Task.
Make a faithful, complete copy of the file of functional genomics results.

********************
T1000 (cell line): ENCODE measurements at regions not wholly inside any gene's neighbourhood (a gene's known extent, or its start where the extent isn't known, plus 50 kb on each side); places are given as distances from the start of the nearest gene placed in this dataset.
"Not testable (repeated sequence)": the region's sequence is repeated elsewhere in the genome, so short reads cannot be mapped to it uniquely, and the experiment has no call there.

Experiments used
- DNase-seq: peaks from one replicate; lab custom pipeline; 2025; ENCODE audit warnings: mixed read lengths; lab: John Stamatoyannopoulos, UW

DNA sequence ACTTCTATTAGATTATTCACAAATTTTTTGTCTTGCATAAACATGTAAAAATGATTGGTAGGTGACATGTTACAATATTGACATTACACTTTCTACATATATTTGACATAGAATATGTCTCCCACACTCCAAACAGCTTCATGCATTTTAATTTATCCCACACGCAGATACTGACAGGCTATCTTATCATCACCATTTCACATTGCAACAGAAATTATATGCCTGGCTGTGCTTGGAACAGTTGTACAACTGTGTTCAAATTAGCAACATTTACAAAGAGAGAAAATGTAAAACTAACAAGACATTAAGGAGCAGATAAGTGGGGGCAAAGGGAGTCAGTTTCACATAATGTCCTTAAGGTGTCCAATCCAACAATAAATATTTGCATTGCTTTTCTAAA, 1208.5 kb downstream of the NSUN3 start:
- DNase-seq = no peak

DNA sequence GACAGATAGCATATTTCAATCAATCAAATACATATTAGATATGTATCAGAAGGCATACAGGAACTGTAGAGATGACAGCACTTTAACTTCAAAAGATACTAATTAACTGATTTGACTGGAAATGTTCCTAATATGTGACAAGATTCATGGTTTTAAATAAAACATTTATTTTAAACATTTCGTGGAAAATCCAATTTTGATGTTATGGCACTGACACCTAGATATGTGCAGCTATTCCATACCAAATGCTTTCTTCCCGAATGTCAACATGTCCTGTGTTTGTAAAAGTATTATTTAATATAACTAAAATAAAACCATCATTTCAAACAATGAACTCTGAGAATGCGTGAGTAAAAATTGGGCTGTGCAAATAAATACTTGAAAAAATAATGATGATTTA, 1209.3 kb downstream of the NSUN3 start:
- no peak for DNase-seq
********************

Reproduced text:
T1000 (cell line): ENCODE measurements at regions not wholly inside any gene's neighbourhood (a gene's known extent, or its start where the extent isn't known, plus 50 kb on each side); places are given as distances from the start of the nearest gene placed in this dataset.
"Not testable (repeated sequence)": the region's sequence is repeated elsewhere in the genome, so short reads cannot be mapped to it uniquely, and the experiment has no call there.

Experiments used
- DNase-seq: peaks from one replicate; lab custom pipeline; 2025; ENCODE audit warnings: mixed read lengths; lab: John Stamatoyannopoulos, UW

DNA sequence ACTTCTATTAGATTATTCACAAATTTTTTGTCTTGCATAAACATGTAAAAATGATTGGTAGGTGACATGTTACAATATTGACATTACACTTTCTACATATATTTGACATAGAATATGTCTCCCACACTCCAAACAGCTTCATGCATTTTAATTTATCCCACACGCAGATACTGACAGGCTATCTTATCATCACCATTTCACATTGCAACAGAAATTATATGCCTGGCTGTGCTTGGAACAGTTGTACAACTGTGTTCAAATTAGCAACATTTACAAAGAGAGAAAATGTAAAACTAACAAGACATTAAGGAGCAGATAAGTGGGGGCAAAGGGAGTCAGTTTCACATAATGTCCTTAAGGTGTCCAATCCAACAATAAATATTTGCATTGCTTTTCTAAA, 1208.5 kb downstream of the NSUN3 start:
- DNase-seq = no peak

DNA sequence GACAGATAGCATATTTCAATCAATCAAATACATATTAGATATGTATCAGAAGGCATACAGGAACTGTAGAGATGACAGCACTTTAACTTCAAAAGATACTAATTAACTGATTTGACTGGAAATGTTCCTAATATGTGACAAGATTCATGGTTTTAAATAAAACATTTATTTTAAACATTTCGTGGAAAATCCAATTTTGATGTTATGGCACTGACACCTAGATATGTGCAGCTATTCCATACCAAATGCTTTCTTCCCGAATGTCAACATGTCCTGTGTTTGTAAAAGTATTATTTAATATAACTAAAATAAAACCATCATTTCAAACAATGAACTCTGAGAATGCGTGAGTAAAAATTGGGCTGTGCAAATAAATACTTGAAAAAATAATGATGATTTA, 1209.3 kb downstream of the NSUN3 start:
- no peak for DNase-seq